Update: The IRS has used Letter 226-J to notify employers who may have not complied with section 4980(b), the ACA employer mandate, during the 2015 tax year. A recent Treasury Inspector General for Tax Administration report says more penalties will be issued for 2016.
For the 2015 tax year, most employers have been able to get the proposed penalties waived by providing corrected reporting information to the IRS. Others have had the proposed penalties significantly reduced by properly claiming transition relief, correcting full-time employee counts, and updating individual employee offer of coverage information on the Form 14765.
Letter 226-J outlines several things for the employer receiving it. The letter defines the proposed penalty assessment and tells the employer whether the assessment is based on an “A” or “B” Penalty.
An “A” Penalty is assessed on whether the employer offered the minimum essential coverage (MEC) to at least 70 percent in 2015 (and 95 percent in 2016 and beyond) of its full‐time employees. (Note: For employers with non-calendar plan years, transition relief is provided for employees (whenever hired) who would be eligible for coverage as of the first day of the 2015 health plan. If these employees are offered affordable, minimum value coverage no later than the first day of the 2015 health plan year, the large employer will not be liable for a penalty prior to the 2015 health plan year.) The “A” Penalty is $2,000 annually for each full‐time employee, excluding the first 80 employees in 2015 (30 starting in 2016). It is calculated monthly but based and remitted on an annual assessment.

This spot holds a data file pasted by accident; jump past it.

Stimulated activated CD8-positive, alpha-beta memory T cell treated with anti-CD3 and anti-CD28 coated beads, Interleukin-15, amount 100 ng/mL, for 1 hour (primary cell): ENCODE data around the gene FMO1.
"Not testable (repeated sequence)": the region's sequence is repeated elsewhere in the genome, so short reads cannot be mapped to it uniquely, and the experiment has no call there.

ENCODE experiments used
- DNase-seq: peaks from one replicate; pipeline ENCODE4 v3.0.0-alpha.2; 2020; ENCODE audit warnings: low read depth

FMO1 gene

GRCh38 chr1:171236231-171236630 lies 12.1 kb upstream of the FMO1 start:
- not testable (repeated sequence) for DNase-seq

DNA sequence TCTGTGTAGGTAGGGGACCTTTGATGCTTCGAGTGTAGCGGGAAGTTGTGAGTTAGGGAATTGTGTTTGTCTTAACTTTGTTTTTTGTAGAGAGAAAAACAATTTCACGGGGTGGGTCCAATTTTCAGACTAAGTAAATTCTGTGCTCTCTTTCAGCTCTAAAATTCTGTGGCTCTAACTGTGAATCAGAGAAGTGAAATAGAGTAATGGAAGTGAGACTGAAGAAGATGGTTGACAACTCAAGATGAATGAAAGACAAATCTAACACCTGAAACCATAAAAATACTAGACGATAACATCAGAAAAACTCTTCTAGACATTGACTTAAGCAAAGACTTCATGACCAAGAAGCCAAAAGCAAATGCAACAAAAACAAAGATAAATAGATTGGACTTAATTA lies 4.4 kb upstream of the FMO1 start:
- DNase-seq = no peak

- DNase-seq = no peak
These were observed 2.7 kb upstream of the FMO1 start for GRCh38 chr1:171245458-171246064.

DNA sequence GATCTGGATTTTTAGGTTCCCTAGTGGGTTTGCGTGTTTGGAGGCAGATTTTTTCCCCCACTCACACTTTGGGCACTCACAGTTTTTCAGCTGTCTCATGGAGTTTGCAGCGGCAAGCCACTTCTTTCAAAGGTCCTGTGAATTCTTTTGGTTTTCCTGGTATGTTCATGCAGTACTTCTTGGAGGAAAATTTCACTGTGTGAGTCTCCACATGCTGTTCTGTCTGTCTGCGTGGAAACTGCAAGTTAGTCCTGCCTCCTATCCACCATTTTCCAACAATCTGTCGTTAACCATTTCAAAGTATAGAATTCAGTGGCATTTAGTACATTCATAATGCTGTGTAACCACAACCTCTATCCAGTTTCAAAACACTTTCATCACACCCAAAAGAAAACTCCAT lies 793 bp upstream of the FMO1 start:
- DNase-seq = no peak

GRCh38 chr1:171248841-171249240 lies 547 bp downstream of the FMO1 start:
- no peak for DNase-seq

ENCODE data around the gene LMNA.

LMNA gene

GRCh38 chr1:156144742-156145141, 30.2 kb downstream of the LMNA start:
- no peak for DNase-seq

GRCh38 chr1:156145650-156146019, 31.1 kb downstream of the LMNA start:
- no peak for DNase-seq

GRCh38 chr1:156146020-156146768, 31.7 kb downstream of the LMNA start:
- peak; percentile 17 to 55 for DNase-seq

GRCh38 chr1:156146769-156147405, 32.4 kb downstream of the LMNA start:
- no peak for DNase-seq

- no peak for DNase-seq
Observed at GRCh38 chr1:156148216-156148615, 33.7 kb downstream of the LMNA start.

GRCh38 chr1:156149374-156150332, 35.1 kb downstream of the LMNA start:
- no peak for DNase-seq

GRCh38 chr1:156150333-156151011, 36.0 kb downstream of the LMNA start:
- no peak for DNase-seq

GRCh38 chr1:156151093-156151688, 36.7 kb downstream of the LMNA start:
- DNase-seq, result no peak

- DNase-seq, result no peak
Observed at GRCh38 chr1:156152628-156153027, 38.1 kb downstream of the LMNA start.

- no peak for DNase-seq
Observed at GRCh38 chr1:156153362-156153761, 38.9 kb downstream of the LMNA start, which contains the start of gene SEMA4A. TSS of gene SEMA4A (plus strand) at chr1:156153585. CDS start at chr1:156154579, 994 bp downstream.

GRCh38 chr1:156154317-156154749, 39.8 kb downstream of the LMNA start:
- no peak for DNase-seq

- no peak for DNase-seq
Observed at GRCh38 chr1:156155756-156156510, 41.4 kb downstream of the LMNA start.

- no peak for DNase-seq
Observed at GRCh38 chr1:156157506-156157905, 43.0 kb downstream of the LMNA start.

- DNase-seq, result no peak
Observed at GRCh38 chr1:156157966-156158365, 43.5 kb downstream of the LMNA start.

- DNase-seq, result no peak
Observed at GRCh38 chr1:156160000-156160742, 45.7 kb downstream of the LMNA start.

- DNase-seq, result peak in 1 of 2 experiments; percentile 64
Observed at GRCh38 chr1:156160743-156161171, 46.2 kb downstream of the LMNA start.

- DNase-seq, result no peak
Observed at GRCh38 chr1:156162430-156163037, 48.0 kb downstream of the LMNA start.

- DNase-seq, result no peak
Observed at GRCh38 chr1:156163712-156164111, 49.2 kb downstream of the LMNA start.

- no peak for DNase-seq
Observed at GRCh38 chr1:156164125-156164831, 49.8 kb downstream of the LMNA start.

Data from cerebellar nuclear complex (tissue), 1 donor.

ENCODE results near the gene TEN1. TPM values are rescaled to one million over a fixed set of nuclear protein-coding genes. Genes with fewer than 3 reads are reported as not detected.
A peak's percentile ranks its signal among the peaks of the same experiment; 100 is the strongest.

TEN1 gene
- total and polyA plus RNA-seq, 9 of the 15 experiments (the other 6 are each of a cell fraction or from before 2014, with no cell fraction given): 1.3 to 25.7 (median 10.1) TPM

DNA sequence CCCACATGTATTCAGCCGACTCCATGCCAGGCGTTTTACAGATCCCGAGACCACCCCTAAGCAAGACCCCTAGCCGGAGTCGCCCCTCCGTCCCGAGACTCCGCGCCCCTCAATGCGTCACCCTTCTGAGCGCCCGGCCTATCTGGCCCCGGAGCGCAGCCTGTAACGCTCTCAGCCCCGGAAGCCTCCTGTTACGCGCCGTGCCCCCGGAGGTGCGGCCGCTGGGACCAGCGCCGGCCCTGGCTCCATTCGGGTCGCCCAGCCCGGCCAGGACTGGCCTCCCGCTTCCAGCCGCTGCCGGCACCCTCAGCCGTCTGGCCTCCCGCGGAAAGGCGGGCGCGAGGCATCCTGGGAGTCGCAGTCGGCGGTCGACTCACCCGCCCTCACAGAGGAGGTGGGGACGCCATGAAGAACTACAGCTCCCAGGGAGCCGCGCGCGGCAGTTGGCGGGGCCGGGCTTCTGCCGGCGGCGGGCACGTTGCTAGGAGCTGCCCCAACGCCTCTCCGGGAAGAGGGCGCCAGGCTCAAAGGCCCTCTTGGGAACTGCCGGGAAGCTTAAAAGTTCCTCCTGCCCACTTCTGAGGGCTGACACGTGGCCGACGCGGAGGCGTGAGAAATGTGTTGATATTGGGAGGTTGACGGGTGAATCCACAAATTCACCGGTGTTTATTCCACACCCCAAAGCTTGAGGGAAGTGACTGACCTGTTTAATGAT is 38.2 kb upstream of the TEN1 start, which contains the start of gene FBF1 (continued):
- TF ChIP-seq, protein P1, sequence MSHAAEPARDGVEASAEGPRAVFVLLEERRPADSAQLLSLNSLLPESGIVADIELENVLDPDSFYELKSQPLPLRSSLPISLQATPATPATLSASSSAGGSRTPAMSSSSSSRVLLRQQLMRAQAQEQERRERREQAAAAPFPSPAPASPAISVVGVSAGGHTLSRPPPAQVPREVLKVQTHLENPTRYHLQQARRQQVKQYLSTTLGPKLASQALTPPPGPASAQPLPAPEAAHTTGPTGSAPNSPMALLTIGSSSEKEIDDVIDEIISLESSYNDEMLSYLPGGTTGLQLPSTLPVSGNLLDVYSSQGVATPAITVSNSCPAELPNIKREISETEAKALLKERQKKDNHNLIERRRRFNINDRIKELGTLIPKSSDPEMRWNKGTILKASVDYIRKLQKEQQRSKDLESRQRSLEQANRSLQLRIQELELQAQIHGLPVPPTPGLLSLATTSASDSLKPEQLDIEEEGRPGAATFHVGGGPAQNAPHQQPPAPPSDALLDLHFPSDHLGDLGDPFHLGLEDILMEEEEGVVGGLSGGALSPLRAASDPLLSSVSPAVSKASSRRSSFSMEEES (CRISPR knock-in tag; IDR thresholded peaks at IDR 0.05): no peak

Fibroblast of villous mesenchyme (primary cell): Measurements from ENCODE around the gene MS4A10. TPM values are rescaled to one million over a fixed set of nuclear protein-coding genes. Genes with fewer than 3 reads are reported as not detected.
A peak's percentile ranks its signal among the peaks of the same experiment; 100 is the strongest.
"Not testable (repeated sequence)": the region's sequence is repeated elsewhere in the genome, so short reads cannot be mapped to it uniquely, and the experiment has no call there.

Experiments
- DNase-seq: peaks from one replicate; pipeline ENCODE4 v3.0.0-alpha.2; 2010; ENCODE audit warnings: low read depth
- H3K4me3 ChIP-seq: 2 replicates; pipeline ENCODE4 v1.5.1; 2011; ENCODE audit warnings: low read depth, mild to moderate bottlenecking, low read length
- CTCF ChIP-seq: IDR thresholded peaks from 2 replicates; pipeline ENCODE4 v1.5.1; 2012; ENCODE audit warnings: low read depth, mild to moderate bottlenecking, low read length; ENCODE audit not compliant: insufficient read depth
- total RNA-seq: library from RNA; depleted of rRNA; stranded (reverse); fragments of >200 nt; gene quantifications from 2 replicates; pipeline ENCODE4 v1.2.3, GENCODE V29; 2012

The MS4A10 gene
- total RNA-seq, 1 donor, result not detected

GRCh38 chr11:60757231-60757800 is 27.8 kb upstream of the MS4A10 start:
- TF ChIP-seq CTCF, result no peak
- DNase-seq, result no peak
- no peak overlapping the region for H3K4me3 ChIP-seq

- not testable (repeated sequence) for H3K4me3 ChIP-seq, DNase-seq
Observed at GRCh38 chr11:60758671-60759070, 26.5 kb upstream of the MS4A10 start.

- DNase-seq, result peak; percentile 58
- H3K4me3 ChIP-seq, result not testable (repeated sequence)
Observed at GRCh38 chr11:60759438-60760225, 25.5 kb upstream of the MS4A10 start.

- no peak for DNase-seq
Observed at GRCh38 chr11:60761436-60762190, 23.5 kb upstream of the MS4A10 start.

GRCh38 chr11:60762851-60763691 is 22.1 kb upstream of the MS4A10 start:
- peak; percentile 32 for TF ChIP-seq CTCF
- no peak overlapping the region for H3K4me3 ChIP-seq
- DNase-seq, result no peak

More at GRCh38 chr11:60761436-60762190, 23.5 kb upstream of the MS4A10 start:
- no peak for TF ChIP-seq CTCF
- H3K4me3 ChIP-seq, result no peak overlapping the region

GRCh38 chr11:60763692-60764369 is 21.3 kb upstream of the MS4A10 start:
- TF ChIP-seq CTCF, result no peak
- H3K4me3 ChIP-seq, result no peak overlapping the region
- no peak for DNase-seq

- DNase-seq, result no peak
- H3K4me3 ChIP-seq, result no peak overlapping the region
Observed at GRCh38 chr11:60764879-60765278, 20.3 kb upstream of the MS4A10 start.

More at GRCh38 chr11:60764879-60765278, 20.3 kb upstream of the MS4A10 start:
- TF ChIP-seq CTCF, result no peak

The “B” Penalty applies if the employer’s health plan fails to meet the minimum value (MV) requirement and/or affordability requirement. This penalty is triggered when one or more employees, receives a federal subsidy on the Exchange. The “B” penalty annualized amount for 2018 is $3,480, assessed monthly at $290 per employee and for 2015, $3,120 annualized, assessed monthly at $260 per employee. The penalty is assessed for any month in which qualified coverage was not offered to a full-time employee and that employee secured subsidized marketplace coverage.
Provided with Letter 226-J are details on how to respond to and/or dispute the assessment.
What to do if you Receive Letter 226-J
Whether an employer agrees or disagrees with the penalty assessment, they should contact their ACA reporting solution provider, or whomever assisted in generating their forms for assistance.
If you disagree with the assessment, first you will need to review your Form 1094-C and compare the Forms 1095-C for each identified employee to Form 14765, the Employee Premium Tax Credit Listing (you do not need to re-submit corrected Forms 1094-C or 1095-C).
Next, you should complete, date and sign Form 14764, “ESRP Response” and send it back to the IRS with any supporting documents by the due date written on the letter, with a statement concerning why you are disputing the assessment. If you agree with the assessment, you may simply enclose a check for the amount requested and the process ends.
Step 2: Respond to Letter 227
Once Form 14764 is sent, the IRS will acknowledge the employer’s response to Letter 226-J with Letter 227 which describes what action the employer must take if any.
Here are the different versions of the 227 letter, listed in order of amount of action an employer may need to take: